Let us define a properly discontinuous action of a group $G$ on a topological space $X$ as an action such that every $x \in X$ has a neighborhood $U$ such that $gU \cap U \neq \emptyset$ implies $g = e$. I would like to prove that this property is equivalent to, having given $G$ the discrete topology and in the $X$ locally compact Hausdorff case, the map $G \times X \rightarrow X \times X$ given by $(g, x) \mapsto (x, gx)$ being proper (i.e. closed and preimage of compact sets is compact) plus the action being free.

I have managed to prove one direction, that is, if the action is proper and free with $G$ having the discrete topology then it is properly discontinuous. I'm having trouble though with the other direction. Here is an attempt: let's denote by $\rho : G \times X \rightarrow X \times X$ the map $\rho(g, x) = (x, gx)$. Suppose $K \subset X \times X$ is compact. We wish to show $\rho^{-1}(K)$ is compact. Let $(g_i, x_i)$ be a net in $\rho^{-1}(K)$. Then $\rho(g_i, x_i) = (x_i, g_i x_i)$ admits a convergent subnet, so passing to it we may assume $x_i \rightarrow x$ and $g_i x_i \rightarrow y$. Essentially we must now find a way to prove $g_i$ converges, but I can't seem to do this. Any hints?


1 Answer 1


These properties are not equivalent. Here's a counterexample: Let $X=\mathbb R^2\smallsetminus\{(0,0)\}$, and define an action of $\mathbb Z$ on $X$ by $n\cdot (x,y) = (2^n x, 2^{-n} y)$. This is properly discontinuous by your definition, but it's not a proper action. The subset $K \times K \subseteq X\times X$ is compact, where $K = \{(x,y): \max(|x|,|y|)=1\}$, but $\rho^{-1}(K\times K)$ contains the sequence $(n, (2^{-n},1))$, which has no convergent subsequence.

I think one reason for your confusion is that different authors give different definitions of "properly discontinuous." Topologists concerned primarily with actions that determine covering maps often give the definition you gave:

(i) Every $x \in X$ has a neighborhood $U$ such that $gU \cap U \neq \emptyset$ implies $g = e$.

This is necessary and sufficient for the quotient map $X\to X/G$ to be a covering map. However, in order for the action to be proper (and thus for the quotient space to be Hausdorff), an additional condition is needed:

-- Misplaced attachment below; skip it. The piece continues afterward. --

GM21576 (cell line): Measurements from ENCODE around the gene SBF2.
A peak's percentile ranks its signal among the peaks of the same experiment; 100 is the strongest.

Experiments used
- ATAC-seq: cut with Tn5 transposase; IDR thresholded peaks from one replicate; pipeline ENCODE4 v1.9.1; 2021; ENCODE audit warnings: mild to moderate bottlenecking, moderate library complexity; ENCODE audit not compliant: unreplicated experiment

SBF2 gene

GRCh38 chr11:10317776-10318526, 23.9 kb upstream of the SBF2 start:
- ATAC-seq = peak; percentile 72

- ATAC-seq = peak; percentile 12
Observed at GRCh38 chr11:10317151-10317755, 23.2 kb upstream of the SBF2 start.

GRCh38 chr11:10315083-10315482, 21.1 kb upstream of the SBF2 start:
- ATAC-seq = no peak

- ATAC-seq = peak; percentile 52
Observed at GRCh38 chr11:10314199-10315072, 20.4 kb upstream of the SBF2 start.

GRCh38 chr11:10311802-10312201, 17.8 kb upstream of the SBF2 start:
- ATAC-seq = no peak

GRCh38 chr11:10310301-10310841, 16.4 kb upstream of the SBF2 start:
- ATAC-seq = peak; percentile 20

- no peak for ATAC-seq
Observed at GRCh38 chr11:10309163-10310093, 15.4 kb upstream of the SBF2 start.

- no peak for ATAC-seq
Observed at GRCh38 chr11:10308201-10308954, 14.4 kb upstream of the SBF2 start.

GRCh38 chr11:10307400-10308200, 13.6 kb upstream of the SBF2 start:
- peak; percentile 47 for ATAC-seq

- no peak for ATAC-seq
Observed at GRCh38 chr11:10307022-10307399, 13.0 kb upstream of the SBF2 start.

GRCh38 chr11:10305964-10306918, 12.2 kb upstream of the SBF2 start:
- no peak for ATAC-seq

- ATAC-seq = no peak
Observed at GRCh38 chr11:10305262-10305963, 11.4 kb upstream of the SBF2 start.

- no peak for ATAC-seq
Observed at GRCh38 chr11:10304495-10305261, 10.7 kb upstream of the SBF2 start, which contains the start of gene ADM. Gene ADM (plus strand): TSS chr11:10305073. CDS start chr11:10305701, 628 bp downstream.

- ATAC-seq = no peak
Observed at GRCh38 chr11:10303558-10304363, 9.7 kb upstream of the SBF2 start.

(ii) If $x,x'\in X$ are not in the same $G$-orbit, then there exist neighborhoods $U$ of $x$ and $U'$ of $x'$ such that $gU\cap U' = \emptyset$ for all $g\in G$.

When $X$ is a locally compact Hausdorff space and $G$ is a discrete group acting freely on $X$, the action is proper if and only if both conditions (i) and (ii) are satisfied. Differential geometers, who are typically concerned with forming quotient spaces that are manifolds, are more apt to define "properly discontinuous" to mean both (i) and (ii) are satisfied.

Because of this ambiguity (and because the term "properly discontinuous" leads to oxymoronic phrases such as "a continuous properly discontinuous action"), Allen Hatcher in his Algebraic Topology coined the term covering space action for an action satisfying condition (i). I've adopted that terminology, and I use free and proper action for an action satisfying (i) and (ii) (at least for locally compact Hausdorff spaces). I sincerely hope the term properly discontinuous will eventually die out.

You can find more about these issues in the second editions of my books Introduction to Topological Manifolds (Chapter 12) and Introduction to Smooth Manifolds (Chapter 21).

  • 15
    $\begingroup$ +1 for the answer, +10 for 'I sincerely hope the term properly continuous will die out' (I've found it as confusing as the OP) and +1000 for the books. $\endgroup$ Sep 16, 2017 at 22:19
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    $\begingroup$ @MoziburUllah: Thank you! I'll try to use my 1000 points wisely. :-) $\endgroup$
    – Jack Lee
    Sep 16, 2017 at 23:03
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    $\begingroup$ For future reference, since this is a standard example: The quotient space in this example, $Y=X/G$, where $G={\mathbb Z}$, is also non-Hausdorff. The distinct points of $Y$ which cannot be separated by disjoint neighborhoods are, for instance, the projections of $(1,0)\in X$ and $(0,1)\in X$. $\endgroup$ Nov 8, 2021 at 17:03

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